Major League Baseball issued a 60-game schedule Tuesday night that will start July 23 or 24 in empty ballparks as the sport tries to push ahead amid the coronavirus following months of acrimony.
A dramatically altered season with games full of new rules was the final result of failed financial negotiations. But for fans eager to see any baseball this year, at least now they can look forward to opening day.
The announcement by MLB came while more players continue to test positive for the virus — at least seven on the Philadelphia Phillies alone. And a stark realization remained, that if health situations deteriorated, all games could still be wiped out.
One day after the players' association rejected an economic agreement and left open the possibility of a grievance seeking hundreds of millions of dollars in damages, the bickering sides agreed on an operations manual. Baseball Commissioner Rob Manfred then unilaterally imposed the schedule, his right under a March agreement with the union.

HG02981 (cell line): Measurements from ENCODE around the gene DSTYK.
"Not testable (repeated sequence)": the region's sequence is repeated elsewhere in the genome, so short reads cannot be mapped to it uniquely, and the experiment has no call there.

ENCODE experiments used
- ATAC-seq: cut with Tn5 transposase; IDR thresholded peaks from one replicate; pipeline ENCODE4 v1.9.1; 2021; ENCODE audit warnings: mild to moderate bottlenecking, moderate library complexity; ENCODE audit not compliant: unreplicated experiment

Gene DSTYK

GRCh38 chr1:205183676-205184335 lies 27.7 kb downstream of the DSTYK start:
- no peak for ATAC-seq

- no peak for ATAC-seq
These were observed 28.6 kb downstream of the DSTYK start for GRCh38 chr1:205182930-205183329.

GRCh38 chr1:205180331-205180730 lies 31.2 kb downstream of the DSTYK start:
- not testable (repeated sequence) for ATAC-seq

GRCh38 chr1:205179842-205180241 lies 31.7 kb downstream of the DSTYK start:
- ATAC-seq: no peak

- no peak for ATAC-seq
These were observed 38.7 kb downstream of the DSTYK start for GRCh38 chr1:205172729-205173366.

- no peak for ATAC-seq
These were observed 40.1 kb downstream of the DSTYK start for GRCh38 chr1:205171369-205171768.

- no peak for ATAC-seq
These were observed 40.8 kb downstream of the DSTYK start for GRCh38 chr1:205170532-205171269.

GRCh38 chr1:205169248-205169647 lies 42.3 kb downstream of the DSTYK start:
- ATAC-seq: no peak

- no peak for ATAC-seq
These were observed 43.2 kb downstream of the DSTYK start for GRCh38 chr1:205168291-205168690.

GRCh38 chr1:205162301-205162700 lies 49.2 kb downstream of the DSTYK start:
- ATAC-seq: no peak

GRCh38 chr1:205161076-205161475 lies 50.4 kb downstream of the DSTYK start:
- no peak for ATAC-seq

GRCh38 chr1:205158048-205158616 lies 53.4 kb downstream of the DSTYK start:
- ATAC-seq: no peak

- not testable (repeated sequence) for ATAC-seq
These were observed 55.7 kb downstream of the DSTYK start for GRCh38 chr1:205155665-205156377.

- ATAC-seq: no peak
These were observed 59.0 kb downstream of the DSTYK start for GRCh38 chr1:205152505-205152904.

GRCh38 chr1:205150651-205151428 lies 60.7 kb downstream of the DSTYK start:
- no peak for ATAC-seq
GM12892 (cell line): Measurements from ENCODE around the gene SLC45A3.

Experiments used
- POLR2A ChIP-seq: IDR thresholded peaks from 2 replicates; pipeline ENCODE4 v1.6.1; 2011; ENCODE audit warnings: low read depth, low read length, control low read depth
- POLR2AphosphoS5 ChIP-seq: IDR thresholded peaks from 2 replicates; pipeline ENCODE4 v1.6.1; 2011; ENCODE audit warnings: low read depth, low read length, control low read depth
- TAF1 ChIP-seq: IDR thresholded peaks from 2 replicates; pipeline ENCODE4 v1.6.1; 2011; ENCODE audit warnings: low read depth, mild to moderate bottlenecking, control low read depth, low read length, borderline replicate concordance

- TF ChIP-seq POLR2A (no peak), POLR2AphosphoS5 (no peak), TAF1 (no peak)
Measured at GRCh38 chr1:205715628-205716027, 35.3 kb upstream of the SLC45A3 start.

Players will start reporting for the resumption of training on July 1.
Each team will play 10 games against each of its four division rivals and four games vs. each of the five clubs in the corresponding division in the other league, according to details obtained by The Associated Press.
A team is scheduled to make only one trip to each city it visits in MLB’s shortest season since 1878.
This should be an interesting wild season.
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